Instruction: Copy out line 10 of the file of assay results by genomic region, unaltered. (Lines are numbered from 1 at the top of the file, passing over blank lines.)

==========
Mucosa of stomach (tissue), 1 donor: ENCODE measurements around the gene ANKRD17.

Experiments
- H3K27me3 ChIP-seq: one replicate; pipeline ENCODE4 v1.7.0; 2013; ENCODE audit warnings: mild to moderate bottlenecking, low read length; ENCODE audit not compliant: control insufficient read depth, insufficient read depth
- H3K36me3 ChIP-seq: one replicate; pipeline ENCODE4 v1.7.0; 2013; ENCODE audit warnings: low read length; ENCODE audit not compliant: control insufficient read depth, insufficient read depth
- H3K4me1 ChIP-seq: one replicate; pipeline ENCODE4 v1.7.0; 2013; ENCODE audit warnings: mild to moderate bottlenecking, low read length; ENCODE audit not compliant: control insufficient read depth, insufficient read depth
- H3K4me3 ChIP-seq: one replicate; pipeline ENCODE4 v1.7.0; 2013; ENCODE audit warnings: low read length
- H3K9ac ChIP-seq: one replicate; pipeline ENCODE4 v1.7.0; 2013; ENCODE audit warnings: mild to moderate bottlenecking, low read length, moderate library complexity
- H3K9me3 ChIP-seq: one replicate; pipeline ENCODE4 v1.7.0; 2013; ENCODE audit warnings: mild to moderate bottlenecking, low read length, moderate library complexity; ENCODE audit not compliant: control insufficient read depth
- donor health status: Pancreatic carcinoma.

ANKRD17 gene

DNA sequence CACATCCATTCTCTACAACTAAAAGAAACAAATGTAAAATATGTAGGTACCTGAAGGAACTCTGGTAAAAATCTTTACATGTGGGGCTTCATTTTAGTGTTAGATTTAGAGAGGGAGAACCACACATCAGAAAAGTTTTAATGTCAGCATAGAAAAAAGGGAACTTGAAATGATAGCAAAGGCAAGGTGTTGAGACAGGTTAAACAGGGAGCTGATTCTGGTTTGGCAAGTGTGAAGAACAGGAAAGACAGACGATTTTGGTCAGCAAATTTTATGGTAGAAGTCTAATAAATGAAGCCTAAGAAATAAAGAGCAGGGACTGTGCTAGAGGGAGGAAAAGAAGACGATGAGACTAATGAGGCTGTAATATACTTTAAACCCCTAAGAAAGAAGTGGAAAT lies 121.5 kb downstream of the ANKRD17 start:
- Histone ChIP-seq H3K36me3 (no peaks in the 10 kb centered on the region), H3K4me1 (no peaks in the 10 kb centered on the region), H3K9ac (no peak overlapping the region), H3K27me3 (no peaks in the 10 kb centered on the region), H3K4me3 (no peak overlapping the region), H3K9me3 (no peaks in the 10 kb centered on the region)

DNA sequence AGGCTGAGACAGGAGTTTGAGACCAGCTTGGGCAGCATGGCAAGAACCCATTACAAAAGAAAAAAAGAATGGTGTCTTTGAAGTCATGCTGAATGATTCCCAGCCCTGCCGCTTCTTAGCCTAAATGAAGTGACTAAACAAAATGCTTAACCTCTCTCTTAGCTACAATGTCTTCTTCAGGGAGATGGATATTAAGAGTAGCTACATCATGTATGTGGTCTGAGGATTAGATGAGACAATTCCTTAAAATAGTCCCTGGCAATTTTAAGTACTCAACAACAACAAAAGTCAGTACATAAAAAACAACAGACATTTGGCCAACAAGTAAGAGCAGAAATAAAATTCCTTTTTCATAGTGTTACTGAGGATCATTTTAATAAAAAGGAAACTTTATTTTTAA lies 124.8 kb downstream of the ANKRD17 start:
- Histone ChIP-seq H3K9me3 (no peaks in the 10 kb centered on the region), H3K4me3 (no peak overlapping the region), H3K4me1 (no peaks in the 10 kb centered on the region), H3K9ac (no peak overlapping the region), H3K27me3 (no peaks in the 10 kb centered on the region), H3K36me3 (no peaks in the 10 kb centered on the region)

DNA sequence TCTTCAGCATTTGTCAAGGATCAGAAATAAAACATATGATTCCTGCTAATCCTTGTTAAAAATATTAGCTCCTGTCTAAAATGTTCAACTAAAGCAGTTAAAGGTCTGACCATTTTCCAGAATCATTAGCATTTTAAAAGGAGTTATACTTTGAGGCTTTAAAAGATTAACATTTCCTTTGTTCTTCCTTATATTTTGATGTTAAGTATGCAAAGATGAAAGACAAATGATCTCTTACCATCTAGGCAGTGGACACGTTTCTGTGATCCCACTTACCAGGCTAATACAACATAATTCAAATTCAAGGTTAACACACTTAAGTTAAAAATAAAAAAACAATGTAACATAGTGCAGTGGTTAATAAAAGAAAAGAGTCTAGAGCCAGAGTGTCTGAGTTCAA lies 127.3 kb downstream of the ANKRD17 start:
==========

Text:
ANKRD17 gene